Cisneros, a 28-year-old immigration lawyer, is seeking to oust Representative Henry Cuellar, a long-serving moderate Democrat. She first ran for the Laredo-based congressional seat in 2020, promising to champion Medicare for All and link up with the so-called Squad of far-left Democrats, which has grown to include six members of the 222-member caucus. But Cuellar contends that his conservative stances on social issues are more in step with his overwhelmingly Latino district. In the 2020 primary, Cuellar defeated Cisneros by 1.5 percentage points.
This year, Cisneros hopes her enhanced name recognition, as well as a mysterious recent FBI raid of Cuellar’s home and office, will push her over the edge. “I’m taking on Big Oil’s favorite Democrat, all these big corporate special interests’ favorite Democrat, someone who’s been in office longer than I’ve been alive!” Cisneros exhorts the group. The Zoom tally on the bottom of the screen shows 85 participants, many of whom have put their pronouns in their screen names and posted acknowledgments of Indigenous land in the chat. “Last time, we debunked so many myths that said change wasn’t possible,” she says. “This time around, we’re finishing what we started!”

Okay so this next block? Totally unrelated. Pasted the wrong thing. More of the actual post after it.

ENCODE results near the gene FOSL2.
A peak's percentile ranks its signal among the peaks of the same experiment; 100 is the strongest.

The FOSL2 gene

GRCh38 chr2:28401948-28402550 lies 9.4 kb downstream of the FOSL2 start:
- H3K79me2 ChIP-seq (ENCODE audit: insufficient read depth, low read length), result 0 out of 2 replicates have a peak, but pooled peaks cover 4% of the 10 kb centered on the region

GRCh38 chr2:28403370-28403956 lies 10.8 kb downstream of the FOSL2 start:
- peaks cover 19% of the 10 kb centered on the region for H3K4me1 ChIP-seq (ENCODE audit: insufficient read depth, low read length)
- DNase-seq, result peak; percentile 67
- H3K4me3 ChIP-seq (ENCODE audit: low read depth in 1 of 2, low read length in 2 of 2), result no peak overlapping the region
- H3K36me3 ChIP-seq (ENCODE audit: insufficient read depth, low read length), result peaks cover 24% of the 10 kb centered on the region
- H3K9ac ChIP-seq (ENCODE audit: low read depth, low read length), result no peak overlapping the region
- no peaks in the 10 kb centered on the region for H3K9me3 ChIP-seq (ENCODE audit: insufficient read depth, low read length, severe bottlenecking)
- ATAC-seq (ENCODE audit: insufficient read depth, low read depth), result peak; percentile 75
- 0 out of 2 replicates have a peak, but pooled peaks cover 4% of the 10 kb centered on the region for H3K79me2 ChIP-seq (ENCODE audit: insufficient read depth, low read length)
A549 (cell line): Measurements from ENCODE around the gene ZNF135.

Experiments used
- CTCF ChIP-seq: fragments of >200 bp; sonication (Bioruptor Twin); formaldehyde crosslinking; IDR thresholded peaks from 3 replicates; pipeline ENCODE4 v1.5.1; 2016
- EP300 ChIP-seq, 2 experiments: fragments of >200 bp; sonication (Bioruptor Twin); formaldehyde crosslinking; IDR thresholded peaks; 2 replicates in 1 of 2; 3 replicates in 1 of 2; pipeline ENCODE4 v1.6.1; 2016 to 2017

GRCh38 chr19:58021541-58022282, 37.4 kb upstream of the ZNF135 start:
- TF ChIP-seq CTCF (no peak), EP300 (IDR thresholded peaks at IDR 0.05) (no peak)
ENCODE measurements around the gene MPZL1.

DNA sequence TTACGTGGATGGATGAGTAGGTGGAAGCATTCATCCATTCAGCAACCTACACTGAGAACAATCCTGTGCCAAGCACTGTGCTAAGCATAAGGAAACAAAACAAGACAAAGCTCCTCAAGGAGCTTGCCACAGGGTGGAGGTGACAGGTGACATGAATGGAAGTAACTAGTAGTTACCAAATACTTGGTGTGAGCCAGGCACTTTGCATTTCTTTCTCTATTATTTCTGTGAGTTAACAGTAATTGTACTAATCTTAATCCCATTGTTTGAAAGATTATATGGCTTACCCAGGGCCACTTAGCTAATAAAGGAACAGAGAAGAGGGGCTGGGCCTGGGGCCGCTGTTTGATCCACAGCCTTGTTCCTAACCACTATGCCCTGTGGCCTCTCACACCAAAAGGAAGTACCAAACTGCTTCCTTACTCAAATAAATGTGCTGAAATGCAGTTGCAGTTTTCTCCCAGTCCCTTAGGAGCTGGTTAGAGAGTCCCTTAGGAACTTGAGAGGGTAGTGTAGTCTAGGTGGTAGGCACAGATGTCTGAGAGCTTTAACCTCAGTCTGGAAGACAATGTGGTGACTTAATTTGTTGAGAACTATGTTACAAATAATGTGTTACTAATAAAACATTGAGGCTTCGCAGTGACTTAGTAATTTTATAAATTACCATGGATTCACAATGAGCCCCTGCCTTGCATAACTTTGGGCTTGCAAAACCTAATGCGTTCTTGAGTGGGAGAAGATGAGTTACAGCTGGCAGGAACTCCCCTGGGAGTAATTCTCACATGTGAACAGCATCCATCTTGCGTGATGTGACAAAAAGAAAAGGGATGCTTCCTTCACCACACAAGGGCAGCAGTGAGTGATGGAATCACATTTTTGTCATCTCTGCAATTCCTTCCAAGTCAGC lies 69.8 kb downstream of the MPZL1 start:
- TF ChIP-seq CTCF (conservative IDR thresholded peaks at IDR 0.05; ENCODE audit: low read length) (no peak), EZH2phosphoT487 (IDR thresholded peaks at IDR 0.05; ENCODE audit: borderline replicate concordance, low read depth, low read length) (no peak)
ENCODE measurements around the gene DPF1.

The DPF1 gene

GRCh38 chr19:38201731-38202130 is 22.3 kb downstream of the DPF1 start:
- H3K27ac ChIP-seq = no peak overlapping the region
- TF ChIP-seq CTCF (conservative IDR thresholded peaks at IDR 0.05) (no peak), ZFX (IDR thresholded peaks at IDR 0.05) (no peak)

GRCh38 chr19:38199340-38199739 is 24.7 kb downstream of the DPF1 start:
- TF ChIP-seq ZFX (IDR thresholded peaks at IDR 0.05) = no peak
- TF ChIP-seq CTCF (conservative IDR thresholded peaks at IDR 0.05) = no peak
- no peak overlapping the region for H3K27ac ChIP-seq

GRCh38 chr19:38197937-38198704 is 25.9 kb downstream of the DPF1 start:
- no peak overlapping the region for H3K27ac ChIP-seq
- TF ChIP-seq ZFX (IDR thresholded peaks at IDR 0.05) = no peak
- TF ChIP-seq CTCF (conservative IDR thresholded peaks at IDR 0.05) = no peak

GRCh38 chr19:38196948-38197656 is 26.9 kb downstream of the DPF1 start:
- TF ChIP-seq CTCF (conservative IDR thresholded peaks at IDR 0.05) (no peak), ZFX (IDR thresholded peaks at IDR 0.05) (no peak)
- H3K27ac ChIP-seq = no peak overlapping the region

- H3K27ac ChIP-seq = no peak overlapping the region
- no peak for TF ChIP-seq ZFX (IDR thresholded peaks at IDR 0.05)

Sunrise says its members made more than 700,000 calls for Cisneros in the days leading up to the primary. Yet she fell short again, coming in second to Cuellar by 767 votes and earning fewer votes than in 2020. Since neither candidate received a majority, the two will face off again in a May runoff.
Sunrise officials warn that Democrats risk losing the youth vote to disillusionment and despair if they don’t act fast on climate. “It’s really hard for us in the midterms to go back to our base and say, ‘Vote for Democrats! I know you worked really hard last time and thought maybe they would do something; they didn’t, sorry, but can you please just vote for them again?’” says Shelly, the campaign director.
More and more of Sunrise’s local chapters are looking for alternatives to federal action, pushing climate policy in their city councils, county commissions, and state legislatures, where a small group of passionate and determined people stand a better chance of turning the tide. The hub in Portland has thrown its weight behind a municipal public-transit initiative. High school and college students are looking for new ways to push their educational institutions to act. “People feel really excited about taking this fight beyond Congress to our communities,” Prakash says.
Yet for all its soul-searching, one thing Sunrise does not appear to be reconsidering is the philosophy that has drawn so much criticism—its core tactic of moral confrontation, primarily targeting Democrats. Veekas Ashoka, who co-leads the group’s New York City hub, calls Senator Chuck Schumer, the Democratic majority leader, “the most responsive politician in leadership in D.C.,” and credits him with making a Civilian Climate Corps a major element of Build Back Better. Sunrise is on weekly strategy calls with Schumer’s office. Still, on March 14, Sunrise NYC protested outside Schumer’s Brooklyn home.